On first arriving to work in Madrid in the early 90’s, it was impossible not to be struck by the abundance of bars. It was said that Spain had more than the rest of the European Union put together – true or not, it certainly felt like it.
But it wasn’t just bars you would come across as you walked around Spanish cities – banks were also everywhere. This was the time of rapid economic growth. House prices were booming, and banks cheerfully handed out cheap mortgages to win new customers. And in the pre-internet age, the quickest way for them to grow their business was to open branches.
The British tried to get in on the action – Lloyds, Barclays and Nat West all had branch networks. None of them do now. Lloyds sold out in 2014 before reaching its 100th anniversary in Spain, while Barclays, which at one point had nearly 600 branches, sold its network to Caixabank in 2015. Barclays had for many years made decent profits, but competition, the economic environment and some bad decisions led to large losses, and the group pulled out.
A lot has changed in Spanish banking since then. Consolidation has been going on over the last three decades, but the recent banking crisis and property crash have accelerated the trend – five years ago there were 55 banking groups: now there are just 14. And there’s more change to come. Spain is still over-banked, with some 70 bank branches per 100,000 adult residents, almost double the ratio in France and nearly three times the UK figure. Not surprisingly, branches are being closed faster than ever as these mergers shake out. Empty ex-bank premises are a common sight all over Madrid.
While the sector deals with over-capacity, the other problems faced by Spanish banks are similar to those in the UK and elsewhere. Heavier regulation – whether that means having to shore up capital or employing bigger and more expensive compliance teams – is squeezing profits already hit by lack of credit demand and low interest rates.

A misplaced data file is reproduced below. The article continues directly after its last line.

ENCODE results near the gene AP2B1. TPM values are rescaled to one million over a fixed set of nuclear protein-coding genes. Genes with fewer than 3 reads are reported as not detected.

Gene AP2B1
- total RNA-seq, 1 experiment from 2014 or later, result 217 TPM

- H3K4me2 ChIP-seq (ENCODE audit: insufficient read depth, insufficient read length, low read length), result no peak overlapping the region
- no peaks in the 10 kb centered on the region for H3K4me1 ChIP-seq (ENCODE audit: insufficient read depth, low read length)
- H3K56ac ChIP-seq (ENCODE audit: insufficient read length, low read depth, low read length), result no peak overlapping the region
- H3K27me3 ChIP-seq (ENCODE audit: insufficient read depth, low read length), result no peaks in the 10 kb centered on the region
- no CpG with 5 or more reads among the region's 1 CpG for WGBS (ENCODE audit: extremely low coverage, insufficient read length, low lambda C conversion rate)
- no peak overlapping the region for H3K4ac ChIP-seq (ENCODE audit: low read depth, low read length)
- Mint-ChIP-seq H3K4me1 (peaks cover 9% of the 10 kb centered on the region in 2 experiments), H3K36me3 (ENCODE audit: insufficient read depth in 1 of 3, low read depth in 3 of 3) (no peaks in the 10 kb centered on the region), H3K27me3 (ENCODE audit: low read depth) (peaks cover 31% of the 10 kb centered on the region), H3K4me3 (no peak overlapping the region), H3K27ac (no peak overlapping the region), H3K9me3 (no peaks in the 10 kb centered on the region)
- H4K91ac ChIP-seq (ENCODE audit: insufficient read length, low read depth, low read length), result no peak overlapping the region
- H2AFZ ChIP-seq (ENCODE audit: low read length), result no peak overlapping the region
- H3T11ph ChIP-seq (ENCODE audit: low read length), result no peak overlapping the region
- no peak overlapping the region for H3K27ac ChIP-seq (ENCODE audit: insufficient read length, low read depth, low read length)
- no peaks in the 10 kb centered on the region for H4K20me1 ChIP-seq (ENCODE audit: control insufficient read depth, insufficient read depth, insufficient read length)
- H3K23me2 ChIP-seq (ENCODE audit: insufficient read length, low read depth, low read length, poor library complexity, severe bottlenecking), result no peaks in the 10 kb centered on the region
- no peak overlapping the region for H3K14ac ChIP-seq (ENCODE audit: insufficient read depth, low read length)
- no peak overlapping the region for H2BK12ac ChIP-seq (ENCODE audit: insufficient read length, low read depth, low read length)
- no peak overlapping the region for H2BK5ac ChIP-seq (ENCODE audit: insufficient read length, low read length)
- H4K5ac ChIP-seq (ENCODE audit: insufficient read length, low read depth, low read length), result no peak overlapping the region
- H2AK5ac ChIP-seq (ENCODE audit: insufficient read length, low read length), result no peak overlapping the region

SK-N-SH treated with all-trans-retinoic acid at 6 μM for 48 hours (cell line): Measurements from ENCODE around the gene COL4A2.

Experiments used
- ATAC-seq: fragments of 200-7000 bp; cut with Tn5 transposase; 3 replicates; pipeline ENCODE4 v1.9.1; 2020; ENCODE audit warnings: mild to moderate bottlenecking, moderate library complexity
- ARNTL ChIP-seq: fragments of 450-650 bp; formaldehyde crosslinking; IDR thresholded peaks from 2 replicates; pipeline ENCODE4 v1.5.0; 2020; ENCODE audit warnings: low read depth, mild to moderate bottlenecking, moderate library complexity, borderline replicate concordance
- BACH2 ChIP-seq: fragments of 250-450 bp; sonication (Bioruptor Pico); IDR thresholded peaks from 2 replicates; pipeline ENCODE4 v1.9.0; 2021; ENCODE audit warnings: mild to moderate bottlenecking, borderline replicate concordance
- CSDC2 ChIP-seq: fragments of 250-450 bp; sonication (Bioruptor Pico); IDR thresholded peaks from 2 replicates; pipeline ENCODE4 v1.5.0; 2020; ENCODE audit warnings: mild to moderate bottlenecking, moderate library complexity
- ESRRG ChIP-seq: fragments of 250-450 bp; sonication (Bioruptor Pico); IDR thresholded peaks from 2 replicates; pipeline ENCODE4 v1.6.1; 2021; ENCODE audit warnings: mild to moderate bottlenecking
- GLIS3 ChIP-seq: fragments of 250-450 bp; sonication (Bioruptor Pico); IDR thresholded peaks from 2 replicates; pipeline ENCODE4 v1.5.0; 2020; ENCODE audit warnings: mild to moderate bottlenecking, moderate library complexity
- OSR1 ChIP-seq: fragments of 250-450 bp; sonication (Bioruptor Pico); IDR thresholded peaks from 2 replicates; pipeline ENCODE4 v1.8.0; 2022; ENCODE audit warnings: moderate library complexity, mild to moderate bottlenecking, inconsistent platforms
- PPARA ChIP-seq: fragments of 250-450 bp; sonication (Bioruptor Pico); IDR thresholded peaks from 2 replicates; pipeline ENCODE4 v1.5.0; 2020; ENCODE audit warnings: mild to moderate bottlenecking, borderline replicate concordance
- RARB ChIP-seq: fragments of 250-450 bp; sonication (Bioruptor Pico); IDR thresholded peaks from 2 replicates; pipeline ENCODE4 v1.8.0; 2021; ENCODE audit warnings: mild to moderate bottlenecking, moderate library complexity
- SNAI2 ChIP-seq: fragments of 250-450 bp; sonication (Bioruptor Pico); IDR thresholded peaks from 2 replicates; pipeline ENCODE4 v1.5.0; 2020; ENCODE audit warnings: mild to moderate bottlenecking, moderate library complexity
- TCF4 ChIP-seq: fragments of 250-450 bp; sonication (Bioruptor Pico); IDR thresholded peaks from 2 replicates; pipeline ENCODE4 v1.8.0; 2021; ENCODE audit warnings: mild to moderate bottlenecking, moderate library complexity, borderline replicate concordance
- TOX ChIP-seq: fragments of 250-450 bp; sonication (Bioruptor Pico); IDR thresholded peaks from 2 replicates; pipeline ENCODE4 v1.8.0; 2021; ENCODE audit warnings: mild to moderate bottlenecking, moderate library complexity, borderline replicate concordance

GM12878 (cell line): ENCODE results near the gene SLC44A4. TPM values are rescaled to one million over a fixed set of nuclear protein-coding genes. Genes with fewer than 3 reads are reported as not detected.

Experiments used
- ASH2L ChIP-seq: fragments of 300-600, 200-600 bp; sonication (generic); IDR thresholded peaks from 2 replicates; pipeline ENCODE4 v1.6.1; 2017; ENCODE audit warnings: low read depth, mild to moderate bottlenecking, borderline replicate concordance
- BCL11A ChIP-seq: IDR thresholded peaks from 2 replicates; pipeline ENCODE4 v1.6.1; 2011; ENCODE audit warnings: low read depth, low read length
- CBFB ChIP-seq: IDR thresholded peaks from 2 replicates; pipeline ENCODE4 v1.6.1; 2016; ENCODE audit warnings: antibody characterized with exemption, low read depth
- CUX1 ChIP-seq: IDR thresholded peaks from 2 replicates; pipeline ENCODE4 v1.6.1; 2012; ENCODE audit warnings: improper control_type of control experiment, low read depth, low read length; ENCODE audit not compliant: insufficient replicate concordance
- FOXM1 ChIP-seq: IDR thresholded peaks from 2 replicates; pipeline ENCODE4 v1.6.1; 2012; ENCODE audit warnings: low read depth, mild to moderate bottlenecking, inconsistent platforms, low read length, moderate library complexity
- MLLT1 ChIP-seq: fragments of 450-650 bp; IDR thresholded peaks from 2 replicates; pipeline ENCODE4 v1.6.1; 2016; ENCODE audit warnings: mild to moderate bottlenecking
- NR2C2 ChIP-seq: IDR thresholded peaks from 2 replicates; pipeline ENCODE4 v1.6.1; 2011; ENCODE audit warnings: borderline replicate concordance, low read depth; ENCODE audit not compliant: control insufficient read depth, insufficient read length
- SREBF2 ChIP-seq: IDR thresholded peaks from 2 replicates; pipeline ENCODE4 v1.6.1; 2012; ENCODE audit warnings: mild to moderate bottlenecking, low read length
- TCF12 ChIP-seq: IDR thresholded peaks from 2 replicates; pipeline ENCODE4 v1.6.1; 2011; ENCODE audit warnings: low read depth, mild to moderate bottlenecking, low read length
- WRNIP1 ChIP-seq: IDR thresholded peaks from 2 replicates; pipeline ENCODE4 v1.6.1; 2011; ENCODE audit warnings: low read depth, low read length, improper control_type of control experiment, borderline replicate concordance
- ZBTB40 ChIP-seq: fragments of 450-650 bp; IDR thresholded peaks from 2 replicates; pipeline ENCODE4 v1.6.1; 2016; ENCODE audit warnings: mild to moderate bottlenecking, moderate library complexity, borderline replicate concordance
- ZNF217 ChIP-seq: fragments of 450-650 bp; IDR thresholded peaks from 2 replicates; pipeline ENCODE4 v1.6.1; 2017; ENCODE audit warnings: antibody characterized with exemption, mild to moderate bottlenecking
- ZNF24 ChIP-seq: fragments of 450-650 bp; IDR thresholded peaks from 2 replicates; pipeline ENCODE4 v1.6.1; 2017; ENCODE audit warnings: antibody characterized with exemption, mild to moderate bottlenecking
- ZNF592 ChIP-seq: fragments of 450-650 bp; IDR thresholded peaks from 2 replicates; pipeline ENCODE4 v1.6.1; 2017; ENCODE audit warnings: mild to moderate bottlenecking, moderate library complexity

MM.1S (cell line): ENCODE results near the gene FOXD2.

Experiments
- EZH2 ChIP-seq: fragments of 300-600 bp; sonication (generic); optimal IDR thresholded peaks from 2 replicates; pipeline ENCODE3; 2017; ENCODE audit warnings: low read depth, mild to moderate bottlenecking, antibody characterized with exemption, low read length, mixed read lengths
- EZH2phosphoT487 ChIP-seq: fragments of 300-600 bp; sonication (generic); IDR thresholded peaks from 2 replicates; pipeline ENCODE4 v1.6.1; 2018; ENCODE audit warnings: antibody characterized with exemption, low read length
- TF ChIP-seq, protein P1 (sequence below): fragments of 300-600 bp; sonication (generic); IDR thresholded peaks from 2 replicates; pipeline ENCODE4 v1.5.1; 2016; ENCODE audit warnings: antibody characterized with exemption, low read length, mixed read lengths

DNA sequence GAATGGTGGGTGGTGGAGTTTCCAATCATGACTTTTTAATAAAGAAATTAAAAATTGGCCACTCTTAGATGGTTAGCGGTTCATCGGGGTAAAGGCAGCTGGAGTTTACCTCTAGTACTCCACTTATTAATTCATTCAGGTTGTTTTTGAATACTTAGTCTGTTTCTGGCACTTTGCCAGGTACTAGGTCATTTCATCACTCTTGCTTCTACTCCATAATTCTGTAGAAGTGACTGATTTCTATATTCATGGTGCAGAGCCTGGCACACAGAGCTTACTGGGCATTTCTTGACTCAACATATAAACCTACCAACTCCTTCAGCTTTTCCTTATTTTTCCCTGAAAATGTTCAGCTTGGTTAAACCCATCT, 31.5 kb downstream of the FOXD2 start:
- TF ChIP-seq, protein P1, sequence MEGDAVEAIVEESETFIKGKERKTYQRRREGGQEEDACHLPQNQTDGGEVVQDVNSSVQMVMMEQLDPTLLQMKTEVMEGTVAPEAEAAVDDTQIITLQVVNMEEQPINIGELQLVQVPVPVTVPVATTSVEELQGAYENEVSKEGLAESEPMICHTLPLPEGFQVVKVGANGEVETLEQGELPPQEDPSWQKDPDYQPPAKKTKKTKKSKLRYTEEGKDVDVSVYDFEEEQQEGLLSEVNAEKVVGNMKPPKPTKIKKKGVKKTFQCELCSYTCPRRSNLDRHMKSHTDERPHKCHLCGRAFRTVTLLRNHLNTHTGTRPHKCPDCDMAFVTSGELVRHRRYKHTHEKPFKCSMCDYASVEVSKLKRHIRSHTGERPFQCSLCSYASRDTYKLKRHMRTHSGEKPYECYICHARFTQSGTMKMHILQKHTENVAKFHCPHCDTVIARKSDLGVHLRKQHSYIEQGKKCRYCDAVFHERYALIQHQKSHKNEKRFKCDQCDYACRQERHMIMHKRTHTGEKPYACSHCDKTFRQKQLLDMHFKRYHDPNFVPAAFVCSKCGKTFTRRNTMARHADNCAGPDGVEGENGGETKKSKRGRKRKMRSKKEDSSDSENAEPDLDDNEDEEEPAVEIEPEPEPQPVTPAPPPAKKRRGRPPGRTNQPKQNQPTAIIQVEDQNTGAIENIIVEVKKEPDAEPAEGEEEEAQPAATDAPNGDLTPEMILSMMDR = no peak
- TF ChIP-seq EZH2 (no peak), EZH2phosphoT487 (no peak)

The bank bail-outs, mortgage repossessions and the fallout of corruption in many of the formerly publicly-run savings banks – cajas de ahorro – has taken the public image of banks to a low point.
Keeping investors happy is also proving to be a challenge. None of the big three have a Return on Equity above their probable cost of capital – Santander at 7.4% leads the way, with BBVA at 5.4% and Caixabank at 4.1%. Of the quoted banks, only the much smaller Bankinter has a ROE in double figures.
Organic measures – branch closures and cutting costs – will not be enough to get returns back to acceptable levels. And with both the Bank of Spain and the Central European Bank dropping none- too-subtle hints about the need for consolidation, it’s likely that 2016 will see further mergers. Some commentators expect the big three to each pair off with one of the next trio in the ranking – Bankia, Sabadell and Popular. That would put a large chunk of the market in the hands of just three institutions, leaving eight medium size entities to either look for a new owner or for partners among themselves.
Although market conditions are much tougher than in the past – mortgage approvals, for instance, are running at just a fifth of the rate of the boom years – this consolidation will at least bring some relief, as what business there is will be shared out among fewer competitors. Yet the Spanish banks cannot afford to be complacent – in addition to the harsh environment and the struggle to give investors an adequate return, a new wave of competition is coming in the shape of the Financial Technology start-ups – the Fintechs.
The Fintechs are on their way, and they want some of what the banks have.